The single-component catheter according to an exemplary embodiment may be free of connecting elements or attaching elements and may be free of adhering connections as well. Optionally, the flexible tube having the longitudinal oblong slits may be twisted for insertion into the body so as to reduce the exterior diameter for inserting the catheter in tissue and at the same time to widely close the slits during the insertion procedure. For the application in relatively though or sensitive tissues (e.g. dermis of the skin), both the smaller diameter and the closed surface are beneficial. Less force is needed for the insertion, and this in combination with the smoother catheter surface less stresses and harms the adjacent tissue, such that subsequent measurements better mirror a physiological situation. For the application in very soft tissues (e.g. subcutaneous adipose tissue) the widely closed surface prevents excessive intrusion of tissue material into the catheter structures during insertion.

According to an exemplary embodiment, a catheter device for accessing tissue fluid or interstitial fluid in living organisms may be provided. Such a catheter may be particularly suitable for insertion into the skin (dermal application) for the continuous accumulation and continuous or non continuous withdrawal of the (accumulated) fluid) of and substances contained therein.

On the basis of a commercially available biocompatible tubular material, it is possible to form, using very simple cut/shape techniques in a purely manual manner a minimal complex, highly flexible single component and therefore very secure and cost-efficient catheter, which may be particularly compatible with requirements for application in the skin of a human being.

As alternatives to such a cutting technique, the catheter may be manufactured using procedures like laser processing, blanking, drilling and molding. The catheter may be formed from a raw profile material or from fluidic plastics. However, it should be ensured that, as a consequence of the processing procedure, the flexibility of the catheter may be maintained or even emphasized and that the tensile strength remains high (as high as when manufactured by manual longitudinal cutting). The manually made catheter features a particularly high tensile strength (important for safe introduction into/removal from skin), because longitudinal cutting does not cut/interrupt internal longitudinal structures.

According to an exemplary embodiment of the invention, it may be possible to avoid a membrane to allow a free exchange of substances between perfusion fluid and surrounding tissue. A (conventional dialysis) membrane does not allow such a free exchange of all molecules. In contrast to this, the material of the tube may be formed of an impermeable material so that any exchange of substances is enabled in a spatially defined manner only through the oblong hole(s). Therefore, no requirements with respect to substance dimensions and properties have to be considered with the catheter according to an exemplary embodiment of the invention. Furthermore, the structure remaining in the tissue is highly flexible and is able to follow deformations in the tissue. Consequently, once the catheter is inserted into a tissue, its exact geometrical appearance, its exchange surface(s) and the displaced tissue volume is not known, which is in contrast to state of the art catheters. Thus, the catheter function remains intact even in the presence of such an external deformation or force.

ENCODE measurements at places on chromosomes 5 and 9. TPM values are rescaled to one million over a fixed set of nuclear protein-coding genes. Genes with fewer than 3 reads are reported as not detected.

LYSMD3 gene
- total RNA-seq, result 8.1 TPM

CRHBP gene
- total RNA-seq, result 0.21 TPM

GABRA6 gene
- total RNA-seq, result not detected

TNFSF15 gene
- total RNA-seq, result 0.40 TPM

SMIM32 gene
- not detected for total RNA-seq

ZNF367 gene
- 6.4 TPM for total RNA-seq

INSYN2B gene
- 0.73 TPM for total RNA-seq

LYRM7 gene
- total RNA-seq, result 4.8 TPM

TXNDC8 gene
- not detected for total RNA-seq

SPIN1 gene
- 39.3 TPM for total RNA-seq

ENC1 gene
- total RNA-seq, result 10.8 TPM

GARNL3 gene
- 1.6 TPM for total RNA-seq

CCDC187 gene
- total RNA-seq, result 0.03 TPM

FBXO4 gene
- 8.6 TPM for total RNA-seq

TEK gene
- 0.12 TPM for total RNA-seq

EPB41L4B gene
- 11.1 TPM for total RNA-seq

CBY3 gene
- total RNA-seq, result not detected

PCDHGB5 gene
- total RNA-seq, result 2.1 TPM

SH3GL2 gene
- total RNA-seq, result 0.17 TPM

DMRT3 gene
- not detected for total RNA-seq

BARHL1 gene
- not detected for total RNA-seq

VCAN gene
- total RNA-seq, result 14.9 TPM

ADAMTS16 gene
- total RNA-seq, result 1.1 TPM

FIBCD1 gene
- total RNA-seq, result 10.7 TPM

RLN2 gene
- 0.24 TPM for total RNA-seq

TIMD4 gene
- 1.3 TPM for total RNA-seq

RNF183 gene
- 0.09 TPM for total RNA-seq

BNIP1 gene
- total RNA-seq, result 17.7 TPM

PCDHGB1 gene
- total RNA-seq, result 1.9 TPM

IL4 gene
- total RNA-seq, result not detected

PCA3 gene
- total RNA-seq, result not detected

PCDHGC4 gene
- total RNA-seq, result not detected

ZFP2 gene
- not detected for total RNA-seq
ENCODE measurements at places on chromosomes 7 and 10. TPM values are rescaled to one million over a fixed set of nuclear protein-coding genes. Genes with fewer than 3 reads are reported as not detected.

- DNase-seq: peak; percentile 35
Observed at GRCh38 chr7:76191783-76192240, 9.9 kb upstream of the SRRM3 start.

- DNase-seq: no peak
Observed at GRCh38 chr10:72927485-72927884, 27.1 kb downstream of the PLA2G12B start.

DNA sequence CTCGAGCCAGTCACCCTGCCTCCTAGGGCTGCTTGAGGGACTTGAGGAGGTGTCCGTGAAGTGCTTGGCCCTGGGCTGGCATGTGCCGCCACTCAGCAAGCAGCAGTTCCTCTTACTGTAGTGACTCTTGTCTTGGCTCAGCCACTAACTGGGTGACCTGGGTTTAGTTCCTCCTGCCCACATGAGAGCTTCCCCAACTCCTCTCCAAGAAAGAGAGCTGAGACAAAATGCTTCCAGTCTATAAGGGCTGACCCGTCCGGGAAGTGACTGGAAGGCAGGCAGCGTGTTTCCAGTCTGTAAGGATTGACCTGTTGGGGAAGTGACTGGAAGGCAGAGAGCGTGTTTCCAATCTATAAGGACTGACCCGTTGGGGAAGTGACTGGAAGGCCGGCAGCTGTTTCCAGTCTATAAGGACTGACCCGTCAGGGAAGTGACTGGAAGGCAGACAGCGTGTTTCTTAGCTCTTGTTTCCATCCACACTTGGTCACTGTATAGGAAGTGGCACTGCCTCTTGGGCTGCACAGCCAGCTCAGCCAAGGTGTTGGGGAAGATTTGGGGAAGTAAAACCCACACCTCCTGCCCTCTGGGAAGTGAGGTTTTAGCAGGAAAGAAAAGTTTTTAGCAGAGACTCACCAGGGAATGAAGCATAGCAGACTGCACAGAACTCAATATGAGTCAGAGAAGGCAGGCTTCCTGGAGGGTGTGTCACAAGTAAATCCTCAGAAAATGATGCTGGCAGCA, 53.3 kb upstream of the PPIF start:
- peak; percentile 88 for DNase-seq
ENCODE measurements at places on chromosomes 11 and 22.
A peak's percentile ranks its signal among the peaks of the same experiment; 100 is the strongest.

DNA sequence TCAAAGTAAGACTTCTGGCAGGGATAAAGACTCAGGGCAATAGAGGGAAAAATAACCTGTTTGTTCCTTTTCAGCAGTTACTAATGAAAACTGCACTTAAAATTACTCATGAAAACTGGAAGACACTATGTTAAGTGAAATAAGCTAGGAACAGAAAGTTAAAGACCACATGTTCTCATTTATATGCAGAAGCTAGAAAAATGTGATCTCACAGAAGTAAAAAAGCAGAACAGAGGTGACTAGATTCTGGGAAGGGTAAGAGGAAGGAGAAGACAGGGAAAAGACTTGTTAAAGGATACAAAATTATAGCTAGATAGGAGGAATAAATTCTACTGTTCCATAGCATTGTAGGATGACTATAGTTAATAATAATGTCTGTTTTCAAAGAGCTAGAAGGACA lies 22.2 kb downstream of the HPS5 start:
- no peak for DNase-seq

According to an exemplary embodiment, a single component catheter (that is to say a catheter which is consecutively made of a homogeneous material) may be manufactured from a single piece of a substrate (for instance a tubular substrate). Since a single component/a single part may be sufficient, no connection/adhering between parts of the catheter is necessary for obtaining an exchange surface between tissue and perfusion fluid which passes its way along the longitudinal structures of the catheters. The structures may look like a random shaped bundle of threads, and an internal space (interior/cavity) of the catheter may either not exist, or have a previously unknown shape.).

The catheter is manufacturable in a purely manual manner with very simple tools, like a cutting knife. The catheter is easy in manufacture and secure in use. There is essentially no risk caused by chipping, particles, ridges, or undesired material influences which may be caused by conventional methods for manufacture of catheters.

Catheters according to exemplary embodiment may have a high resistance against tearing or breaking, since a longitudinally oriented (fibre) structure of the starting material of the material may be maintained. The flexibility of the catheter may further promote the possibility of introducing the catheter in all kinds of tissue using a suitable implantation technique.

The small diameters and the miniature dimensions of the catheter allow to carry out tissue layer specific measurements (for instance in the dermis of the skin, ‘intradermal’, ‘intracutaneous’). Therefore, the catheter according to an exemplary embodiment of the invention may be appropriate as a cutaneous or subcutaneous probe for locally monitoring effects of physiologically active substances (like medications or cosmetics) applied from outside of the skin or administered in another manner.

The catheter structure according to an exemplary embodiment may allow even problematic target substances a minimum of surface for adsorption, which makes unique measurements possible.